Neyde Lantyer


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“For most of history, Anonymous was a woman.” _Virginia Woolf

“The truth is, I often like women. I like their unconvetionality. I like their completeness. I like their anonimity.”  _Virginia Woolf
BLIND WAVES
Photographys and video’s
2020



“Blind Waves” is a new development of a photo-series “Beach” (2000-2006) from my old portfolio. The work is a gathering of a newly discovered interest for the romantic painting plus the nostalgia of the life-style I left behind when migrated to Europe.








   
Paris 2016



The beach represented familiarity and retorn to the most beautiful memories and Porto da Barra Beach, in Salvador da Bahia, represented the embodiment of that feeling. It was there, on my first trip to Brazil, that I found everything I was missing: the sunshining, the bodies, the sweet taste of recognition.



  
Porto da Barra, Salvador, 2000



Later, while writing a text to describe the series, I came across the thesis about “the democratic space of the beach” where all the social classes and races would equelly convive. So far, the trajectory of that photo-series had turned upside down.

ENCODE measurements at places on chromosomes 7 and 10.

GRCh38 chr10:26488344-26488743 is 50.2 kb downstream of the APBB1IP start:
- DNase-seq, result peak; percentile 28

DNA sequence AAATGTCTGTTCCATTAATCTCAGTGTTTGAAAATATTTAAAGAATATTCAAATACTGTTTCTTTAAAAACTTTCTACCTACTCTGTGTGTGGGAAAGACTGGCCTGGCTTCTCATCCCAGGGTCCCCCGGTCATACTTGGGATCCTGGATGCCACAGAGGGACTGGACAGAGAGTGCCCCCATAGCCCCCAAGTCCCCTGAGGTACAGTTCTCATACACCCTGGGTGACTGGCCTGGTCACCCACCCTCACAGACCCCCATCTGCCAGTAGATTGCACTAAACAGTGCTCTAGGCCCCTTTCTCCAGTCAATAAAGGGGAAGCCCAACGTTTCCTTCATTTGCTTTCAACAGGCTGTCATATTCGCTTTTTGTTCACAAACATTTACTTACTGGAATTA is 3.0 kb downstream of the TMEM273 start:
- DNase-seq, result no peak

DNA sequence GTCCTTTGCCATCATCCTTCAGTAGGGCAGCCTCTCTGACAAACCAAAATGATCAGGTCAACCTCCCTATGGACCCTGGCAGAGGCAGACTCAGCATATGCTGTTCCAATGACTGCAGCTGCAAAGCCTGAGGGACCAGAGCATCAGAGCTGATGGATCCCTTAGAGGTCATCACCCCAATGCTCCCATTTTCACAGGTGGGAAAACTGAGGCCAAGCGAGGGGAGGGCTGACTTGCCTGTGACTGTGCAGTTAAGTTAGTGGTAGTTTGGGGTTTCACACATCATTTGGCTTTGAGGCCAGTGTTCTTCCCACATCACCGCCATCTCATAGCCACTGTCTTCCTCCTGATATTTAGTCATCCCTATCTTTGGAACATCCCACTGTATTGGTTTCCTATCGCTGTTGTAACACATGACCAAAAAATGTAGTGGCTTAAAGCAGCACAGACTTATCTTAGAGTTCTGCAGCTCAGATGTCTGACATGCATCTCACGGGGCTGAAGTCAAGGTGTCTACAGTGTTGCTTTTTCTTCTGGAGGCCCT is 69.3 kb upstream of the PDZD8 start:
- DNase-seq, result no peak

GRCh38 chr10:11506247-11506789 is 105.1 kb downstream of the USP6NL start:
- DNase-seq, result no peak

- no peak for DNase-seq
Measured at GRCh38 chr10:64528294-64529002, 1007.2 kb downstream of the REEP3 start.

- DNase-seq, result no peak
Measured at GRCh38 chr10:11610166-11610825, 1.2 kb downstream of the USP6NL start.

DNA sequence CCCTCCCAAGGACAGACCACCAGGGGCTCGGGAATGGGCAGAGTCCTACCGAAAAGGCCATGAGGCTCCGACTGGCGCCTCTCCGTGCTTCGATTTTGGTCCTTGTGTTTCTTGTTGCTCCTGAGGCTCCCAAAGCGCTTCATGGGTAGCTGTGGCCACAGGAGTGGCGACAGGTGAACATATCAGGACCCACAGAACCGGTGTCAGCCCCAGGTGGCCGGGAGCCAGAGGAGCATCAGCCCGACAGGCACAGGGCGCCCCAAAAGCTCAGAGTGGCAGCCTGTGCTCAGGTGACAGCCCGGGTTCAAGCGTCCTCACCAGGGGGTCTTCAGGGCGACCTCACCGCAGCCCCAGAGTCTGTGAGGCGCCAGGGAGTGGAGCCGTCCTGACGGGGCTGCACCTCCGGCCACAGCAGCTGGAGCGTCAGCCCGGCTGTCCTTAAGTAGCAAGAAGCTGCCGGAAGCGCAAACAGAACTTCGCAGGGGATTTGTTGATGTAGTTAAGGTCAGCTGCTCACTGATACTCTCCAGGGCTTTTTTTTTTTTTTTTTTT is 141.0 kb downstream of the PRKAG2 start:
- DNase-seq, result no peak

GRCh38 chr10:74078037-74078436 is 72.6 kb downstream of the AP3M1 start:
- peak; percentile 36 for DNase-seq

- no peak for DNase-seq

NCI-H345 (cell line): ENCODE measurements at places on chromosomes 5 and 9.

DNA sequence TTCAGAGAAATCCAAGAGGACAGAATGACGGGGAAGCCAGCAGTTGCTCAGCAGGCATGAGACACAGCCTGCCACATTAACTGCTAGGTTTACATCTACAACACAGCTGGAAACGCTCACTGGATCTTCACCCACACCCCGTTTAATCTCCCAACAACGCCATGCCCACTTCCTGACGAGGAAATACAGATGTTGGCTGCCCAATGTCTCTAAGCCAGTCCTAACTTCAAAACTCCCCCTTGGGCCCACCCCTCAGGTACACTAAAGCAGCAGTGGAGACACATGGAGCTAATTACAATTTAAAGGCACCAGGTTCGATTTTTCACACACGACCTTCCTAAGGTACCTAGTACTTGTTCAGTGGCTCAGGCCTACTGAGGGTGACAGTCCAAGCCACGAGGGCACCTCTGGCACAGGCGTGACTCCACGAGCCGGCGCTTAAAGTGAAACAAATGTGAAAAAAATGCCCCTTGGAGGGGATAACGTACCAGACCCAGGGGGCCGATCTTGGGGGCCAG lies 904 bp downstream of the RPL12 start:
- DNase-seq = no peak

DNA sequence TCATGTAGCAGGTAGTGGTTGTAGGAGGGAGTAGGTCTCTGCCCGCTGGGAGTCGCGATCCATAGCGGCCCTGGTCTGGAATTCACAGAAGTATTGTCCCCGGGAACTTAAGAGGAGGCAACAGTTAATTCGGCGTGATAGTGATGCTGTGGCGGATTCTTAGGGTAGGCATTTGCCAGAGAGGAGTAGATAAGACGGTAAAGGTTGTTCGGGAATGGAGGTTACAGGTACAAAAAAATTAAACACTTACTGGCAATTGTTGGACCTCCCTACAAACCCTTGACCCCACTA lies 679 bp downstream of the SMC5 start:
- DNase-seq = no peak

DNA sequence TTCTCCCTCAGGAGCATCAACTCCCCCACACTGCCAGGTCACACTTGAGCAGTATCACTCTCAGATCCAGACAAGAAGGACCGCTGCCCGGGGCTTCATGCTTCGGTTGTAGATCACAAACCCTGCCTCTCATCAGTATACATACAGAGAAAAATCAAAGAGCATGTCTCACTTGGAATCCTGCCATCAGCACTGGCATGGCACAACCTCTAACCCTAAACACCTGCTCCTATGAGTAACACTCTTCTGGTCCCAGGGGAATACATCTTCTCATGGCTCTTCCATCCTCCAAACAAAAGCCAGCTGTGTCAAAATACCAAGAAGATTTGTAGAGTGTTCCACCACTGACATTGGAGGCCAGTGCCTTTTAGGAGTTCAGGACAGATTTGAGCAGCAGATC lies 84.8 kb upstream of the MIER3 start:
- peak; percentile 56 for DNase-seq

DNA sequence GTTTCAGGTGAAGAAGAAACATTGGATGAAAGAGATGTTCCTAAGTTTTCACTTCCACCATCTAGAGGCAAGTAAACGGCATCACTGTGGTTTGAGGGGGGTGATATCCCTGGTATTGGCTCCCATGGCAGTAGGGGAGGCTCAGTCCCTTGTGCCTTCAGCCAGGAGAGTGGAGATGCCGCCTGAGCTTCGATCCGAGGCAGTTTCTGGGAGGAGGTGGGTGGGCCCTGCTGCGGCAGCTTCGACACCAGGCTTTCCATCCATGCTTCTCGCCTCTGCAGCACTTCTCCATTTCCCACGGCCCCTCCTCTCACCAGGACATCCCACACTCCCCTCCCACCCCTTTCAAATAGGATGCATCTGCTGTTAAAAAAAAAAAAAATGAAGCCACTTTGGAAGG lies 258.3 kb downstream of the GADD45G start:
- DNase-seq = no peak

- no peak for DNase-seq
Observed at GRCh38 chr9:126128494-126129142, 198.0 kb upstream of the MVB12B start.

Porto da Barra, Salvador, 2006


Bodies, gestures, poses, games, maneuvers, deviations the previous perception contemplated without distinction, now alternated before my eyes in the territory or battlefield. Suddenly I understood that however occupying the same place, they did not blender.



  
Porto da Barra, Salvador, 2006



What my nostalgia sought was nothing more than an illusion of equality, and my point of view, a white privilege of class.

And the illusion of the “democratic beach”, an appendix to the violent legend of the “Brazilian racial democracy”.





Seeing is a process steeped in conjecture, as we see what we believe.

And seeing beyond our beliefs comes as a shock, a slap in the face, an embarrassment. The constraint of ignorance.




  
San Vito Lo Capo, Sicily 2013



And that's how it happened: suddenly I started to see. And what he saw was apartheid.



Cefalù, Sicily 2013

In petty-bourgeois leisure spaces, or, better said, white, the black bodies are in a suspended, invisible place.

Porto da Barra, 2006


Place of illegal and uninsured - survival - work.